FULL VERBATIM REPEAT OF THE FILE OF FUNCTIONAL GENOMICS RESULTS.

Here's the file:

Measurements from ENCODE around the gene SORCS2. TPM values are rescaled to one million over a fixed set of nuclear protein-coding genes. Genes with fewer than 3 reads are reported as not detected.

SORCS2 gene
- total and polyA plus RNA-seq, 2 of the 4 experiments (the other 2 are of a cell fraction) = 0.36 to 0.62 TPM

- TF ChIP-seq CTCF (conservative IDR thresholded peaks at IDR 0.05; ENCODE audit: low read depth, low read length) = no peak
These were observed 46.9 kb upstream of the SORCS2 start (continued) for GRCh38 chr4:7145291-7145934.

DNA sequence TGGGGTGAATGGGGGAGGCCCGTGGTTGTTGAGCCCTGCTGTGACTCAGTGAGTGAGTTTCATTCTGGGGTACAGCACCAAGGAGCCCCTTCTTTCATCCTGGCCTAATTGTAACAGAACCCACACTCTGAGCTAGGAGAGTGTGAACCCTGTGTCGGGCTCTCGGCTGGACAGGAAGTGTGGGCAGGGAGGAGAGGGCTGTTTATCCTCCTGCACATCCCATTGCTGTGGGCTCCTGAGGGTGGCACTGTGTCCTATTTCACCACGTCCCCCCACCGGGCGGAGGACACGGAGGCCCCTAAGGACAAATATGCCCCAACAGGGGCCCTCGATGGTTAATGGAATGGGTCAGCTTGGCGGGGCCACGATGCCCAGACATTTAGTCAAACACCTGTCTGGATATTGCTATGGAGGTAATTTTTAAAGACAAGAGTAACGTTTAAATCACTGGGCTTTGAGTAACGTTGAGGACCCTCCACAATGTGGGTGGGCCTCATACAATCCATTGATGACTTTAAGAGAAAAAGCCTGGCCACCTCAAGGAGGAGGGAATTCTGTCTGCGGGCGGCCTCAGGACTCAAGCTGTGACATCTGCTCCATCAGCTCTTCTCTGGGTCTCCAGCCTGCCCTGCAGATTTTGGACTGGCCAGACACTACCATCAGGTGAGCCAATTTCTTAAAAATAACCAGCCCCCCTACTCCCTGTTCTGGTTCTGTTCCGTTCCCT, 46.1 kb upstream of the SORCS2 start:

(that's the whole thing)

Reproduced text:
Measurements from ENCODE around the gene SORCS2. TPM values are rescaled to one million over a fixed set of nuclear protein-coding genes. Genes with fewer than 3 reads are reported as not detected.

SORCS2 gene
- total and polyA plus RNA-seq, 2 of the 4 experiments (the other 2 are of a cell fraction) = 0.36 to 0.62 TPM

- TF ChIP-seq CTCF (conservative IDR thresholded peaks at IDR 0.05; ENCODE audit: low read depth, low read length) = no peak
These were observed 46.9 kb upstream of the SORCS2 start (continued) for GRCh38 chr4:7145291-7145934.

DNA sequence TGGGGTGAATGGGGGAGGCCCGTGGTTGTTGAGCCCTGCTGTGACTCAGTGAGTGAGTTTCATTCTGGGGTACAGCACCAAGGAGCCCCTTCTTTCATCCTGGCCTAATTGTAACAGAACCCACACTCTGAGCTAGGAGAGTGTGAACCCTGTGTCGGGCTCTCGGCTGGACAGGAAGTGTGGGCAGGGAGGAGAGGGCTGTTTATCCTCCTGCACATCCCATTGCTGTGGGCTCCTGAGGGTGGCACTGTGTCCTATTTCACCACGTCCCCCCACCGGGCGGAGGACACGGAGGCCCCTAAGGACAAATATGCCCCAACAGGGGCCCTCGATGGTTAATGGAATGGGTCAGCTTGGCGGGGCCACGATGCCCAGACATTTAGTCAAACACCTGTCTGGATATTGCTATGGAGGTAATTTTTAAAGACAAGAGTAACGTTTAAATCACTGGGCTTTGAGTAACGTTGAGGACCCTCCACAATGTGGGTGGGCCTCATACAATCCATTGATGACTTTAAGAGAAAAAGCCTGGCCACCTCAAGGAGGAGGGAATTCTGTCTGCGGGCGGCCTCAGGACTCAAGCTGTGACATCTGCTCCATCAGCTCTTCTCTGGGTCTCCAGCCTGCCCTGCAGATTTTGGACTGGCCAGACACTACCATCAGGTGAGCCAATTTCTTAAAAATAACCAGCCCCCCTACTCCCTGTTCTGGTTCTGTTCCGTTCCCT, 46.1 kb upstream of the SORCS2 start: